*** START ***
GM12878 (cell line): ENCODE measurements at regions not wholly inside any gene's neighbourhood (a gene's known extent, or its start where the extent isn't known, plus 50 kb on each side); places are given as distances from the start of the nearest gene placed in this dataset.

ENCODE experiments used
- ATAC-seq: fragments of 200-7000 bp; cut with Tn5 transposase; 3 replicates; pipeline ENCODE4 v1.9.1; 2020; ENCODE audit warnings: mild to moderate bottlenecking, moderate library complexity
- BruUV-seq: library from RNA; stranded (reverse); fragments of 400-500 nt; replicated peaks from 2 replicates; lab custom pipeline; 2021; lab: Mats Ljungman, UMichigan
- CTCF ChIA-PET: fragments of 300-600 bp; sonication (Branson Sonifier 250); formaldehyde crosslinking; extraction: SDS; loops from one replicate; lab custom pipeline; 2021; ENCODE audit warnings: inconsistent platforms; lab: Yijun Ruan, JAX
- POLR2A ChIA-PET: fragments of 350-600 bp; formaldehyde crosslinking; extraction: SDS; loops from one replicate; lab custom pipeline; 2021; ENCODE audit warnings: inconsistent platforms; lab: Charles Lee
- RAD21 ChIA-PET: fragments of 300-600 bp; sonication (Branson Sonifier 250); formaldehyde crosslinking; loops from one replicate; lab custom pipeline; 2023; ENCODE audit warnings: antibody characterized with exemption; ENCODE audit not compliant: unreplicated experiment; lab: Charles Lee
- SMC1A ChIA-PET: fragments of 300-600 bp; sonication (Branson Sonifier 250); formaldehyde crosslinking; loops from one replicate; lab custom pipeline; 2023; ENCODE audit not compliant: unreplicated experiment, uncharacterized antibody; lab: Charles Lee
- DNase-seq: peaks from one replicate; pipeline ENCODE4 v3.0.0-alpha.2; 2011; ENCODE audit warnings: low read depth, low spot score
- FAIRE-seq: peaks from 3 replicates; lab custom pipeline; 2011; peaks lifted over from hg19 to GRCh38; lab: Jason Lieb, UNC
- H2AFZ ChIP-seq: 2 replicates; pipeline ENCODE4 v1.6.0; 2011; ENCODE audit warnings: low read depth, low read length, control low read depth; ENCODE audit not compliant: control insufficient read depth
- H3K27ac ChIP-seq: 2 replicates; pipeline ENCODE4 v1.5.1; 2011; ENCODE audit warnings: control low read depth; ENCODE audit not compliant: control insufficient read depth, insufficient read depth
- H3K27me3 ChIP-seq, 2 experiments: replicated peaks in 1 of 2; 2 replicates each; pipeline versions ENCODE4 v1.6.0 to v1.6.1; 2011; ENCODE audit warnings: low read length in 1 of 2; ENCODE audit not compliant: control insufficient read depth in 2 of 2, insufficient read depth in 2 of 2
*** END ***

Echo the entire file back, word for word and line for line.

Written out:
GM12878 (cell line): ENCODE measurements at regions not wholly inside any gene's neighbourhood (a gene's known extent, or its start where the extent isn't known, plus 50 kb on each side); places are given as distances from the start of the nearest gene placed in this dataset.

ENCODE experiments used
- ATAC-seq: fragments of 200-7000 bp; cut with Tn5 transposase; 3 replicates; pipeline ENCODE4 v1.9.1; 2020; ENCODE audit warnings: mild to moderate bottlenecking, moderate library complexity
- BruUV-seq: library from RNA; stranded (reverse); fragments of 400-500 nt; replicated peaks from 2 replicates; lab custom pipeline; 2021; lab: Mats Ljungman, UMichigan
- CTCF ChIA-PET: fragments of 300-600 bp; sonication (Branson Sonifier 250); formaldehyde crosslinking; extraction: SDS; loops from one replicate; lab custom pipeline; 2021; ENCODE audit warnings: inconsistent platforms; lab: Yijun Ruan, JAX
- POLR2A ChIA-PET: fragments of 350-600 bp; formaldehyde crosslinking; extraction: SDS; loops from one replicate; lab custom pipeline; 2021; ENCODE audit warnings: inconsistent platforms; lab: Charles Lee
- RAD21 ChIA-PET: fragments of 300-600 bp; sonication (Branson Sonifier 250); formaldehyde crosslinking; loops from one replicate; lab custom pipeline; 2023; ENCODE audit warnings: antibody characterized with exemption; ENCODE audit not compliant: unreplicated experiment; lab: Charles Lee
- SMC1A ChIA-PET: fragments of 300-600 bp; sonication (Branson Sonifier 250); formaldehyde crosslinking; loops from one replicate; lab custom pipeline; 2023; ENCODE audit not compliant: unreplicated experiment, uncharacterized antibody; lab: Charles Lee
- DNase-seq: peaks from one replicate; pipeline ENCODE4 v3.0.0-alpha.2; 2011; ENCODE audit warnings: low read depth, low spot score
- FAIRE-seq: peaks from 3 replicates; lab custom pipeline; 2011; peaks lifted over from hg19 to GRCh38; lab: Jason Lieb, UNC
- H2AFZ ChIP-seq: 2 replicates; pipeline ENCODE4 v1.6.0; 2011; ENCODE audit warnings: low read depth, low read length, control low read depth; ENCODE audit not compliant: control insufficient read depth
- H3K27ac ChIP-seq: 2 replicates; pipeline ENCODE4 v1.5.1; 2011; ENCODE audit warnings: control low read depth; ENCODE audit not compliant: control insufficient read depth, insufficient read depth
- H3K27me3 ChIP-seq, 2 experiments: replicated peaks in 1 of 2; 2 replicates each; pipeline versions ENCODE4 v1.6.0 to v1.6.1; 2011; ENCODE audit warnings: low read length in 1 of 2; ENCODE audit not compliant: control insufficient read depth in 2 of 2, insufficient read depth in 2 of 2